Tag: advice

30 May

Hull on Estates #521- Removing Opposing Counsel as Lawyers of Record

76admin General Interest, Hull on Estate and Succession Planning, Hull on Estates, Podcasts, PODCASTS / TRANSCRIBED, Show Notes, Show Notes, Uncategorized Tags: , , , , , , , 0 Comments

Today on Hull on Estates, Ian Hull and Paul Trudelle discuss removing opposing counsel as lawyers of record, and the decisions of Moad v. Shepherd, 2017 ABQB 330 (CanLII) and McKeller Estate v. Powell 1996 CarswellOnt 642.

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28 Jan

Application for Opinion, Advice, or Direction vs. Application for Direction

Hull & Hull LLP Litigation Tags: , , , , , , , , , , , , 0 Comments

As this is the beginning of the week, I would like to take this opportunity to visit two of the rules from the Rules of Civil Procedure, which are frequently used by estate litigators.

Rule 14.05(3)(a) states that "a proceeding may be brought by application where these rules authorize the commencement of a proceeding by application or where the relief claimed is, the opinion, advice or direction of the court on a question affecting the rights of a person in respect of the administration of the estate of a deceased person or the execution of a trust".  In contrast, Rule 75.06(1) states that "any person who appears to have a financial interest in an estate may apply for directions … as to the procedure for bringing any matter before the court".

It is clear from the language of these rules that an Applicant may use either rule to apply for directions from the court.  The difference between the two rules lies in the relief that the Applicant seeks. 

Rule 14.05(3)(a) is a substantive remedy that addresses the rights of a person with respect to the administration of an estate or the execution of a trust.  Therefore an Applicant who relies on Rule 14.05(3)(a), is asking the court to make a determination of his or her rights in the context of an estate.  For example, whether or not an Applicant has an interest under the deceased’s Last  Will and Testament.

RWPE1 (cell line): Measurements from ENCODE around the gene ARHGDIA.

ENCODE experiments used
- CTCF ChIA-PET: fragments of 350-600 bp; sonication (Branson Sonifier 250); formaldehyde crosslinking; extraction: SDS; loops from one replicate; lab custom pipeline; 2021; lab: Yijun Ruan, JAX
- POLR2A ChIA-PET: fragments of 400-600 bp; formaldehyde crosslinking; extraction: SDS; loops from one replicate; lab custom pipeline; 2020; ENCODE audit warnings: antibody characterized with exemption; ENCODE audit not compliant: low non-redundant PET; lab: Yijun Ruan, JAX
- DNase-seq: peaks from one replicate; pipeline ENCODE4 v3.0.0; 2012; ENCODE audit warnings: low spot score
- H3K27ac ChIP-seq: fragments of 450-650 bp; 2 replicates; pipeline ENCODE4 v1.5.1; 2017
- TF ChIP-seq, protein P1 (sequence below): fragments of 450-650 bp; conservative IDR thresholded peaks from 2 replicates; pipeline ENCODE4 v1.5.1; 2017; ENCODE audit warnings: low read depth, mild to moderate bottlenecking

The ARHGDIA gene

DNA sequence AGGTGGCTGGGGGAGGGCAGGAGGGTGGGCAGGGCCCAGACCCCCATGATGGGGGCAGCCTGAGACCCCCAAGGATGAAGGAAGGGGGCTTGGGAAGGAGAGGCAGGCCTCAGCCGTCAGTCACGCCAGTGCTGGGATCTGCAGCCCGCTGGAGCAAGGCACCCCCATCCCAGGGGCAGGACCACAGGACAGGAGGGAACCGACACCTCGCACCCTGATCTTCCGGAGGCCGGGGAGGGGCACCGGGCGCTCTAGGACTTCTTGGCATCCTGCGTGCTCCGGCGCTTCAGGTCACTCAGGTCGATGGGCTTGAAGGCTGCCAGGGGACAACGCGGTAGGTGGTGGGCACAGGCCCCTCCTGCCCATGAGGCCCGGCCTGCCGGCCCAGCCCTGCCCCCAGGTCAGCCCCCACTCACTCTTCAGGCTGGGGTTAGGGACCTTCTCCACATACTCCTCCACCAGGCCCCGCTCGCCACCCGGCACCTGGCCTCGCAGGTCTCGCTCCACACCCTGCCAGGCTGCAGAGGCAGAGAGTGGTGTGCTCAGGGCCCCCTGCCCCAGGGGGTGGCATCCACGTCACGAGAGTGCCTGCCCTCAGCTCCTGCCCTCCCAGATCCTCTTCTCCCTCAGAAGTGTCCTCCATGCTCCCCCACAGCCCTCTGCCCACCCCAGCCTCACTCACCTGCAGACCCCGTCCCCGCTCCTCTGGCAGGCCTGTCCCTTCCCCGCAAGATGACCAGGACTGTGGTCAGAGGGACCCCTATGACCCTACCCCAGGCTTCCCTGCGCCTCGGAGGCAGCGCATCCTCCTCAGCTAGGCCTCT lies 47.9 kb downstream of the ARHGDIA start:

Rule 75.06(1) is a procedural remedy.  In essence, Rule 75.06(1) provides the road-map for "any matter before the court".  Therefore an Applicant who utilizes Rule 75.06(1) may seek a court order that permits the disclosure of relevant documents to their matter and establish time-lines for the completion of a specific phase in their court proceeding.  For example, the court may decide that mediation should be completed within 90 days and as such, include a mediation clause in a court order.

In summary, both rules can may be used to apply to the court for direction, however with Rule 14.05 (3)(a), the Applicant is asking the court for a specific answer to a question affecting his or her rights, whereas with Rule 75.06(1), the Applicant is requesting that the court provide them with a guideline to their court proceeding.

Have a Great Day!

Rick Bickhram

18 Dec

You Make The Call – continued

Hull & Hull LLP Uncategorized Tags: , , , , , , , , 0 Comments

Yesterday, I set out a fact situation giving rise to a certain interpretation issue.

The fact situation is based on the decision of Moore J. in Rudling Estate v. Rudling, 2007 CanLII 51794 (Ont. S.C.).

There, the court held that the word "debt" in relation to Property B could not include within its meaning all of the taxes, expenses and other charges that the estate trustee is directed by the will to satisfy in addition to "debts" of the estate. The court found that all reasonable charges against the estate arising from the death of the deceased were, by the terms of the will, intended to be paid from the estate before the specific bequests of the two properties are made. That is, both A and B are to share the burden of the testamentary expenses.

The court found that the will could be fairly construed upon the language contained within its four corners, and without the need to resort to extrinsic evidence in order to interpret the meaning.

However, in light of the Orders Giving Directions made in the case, and the issues is raised in the pleadings, and “because I am aware of the recent tendency of Canadian courts to apply the ‘armchair rule’”, the court also addressed the interpretation of the will in light of the surrounding circumstances. The court examined the surrounding circumstances, hearing from ten witnesses over the course of seven days. After considering this evidence, the court concluded that the evidence did not support a conclusion that the testamentary expenses be borne by A alone.

Did you make the right call?

Paul Trudelle


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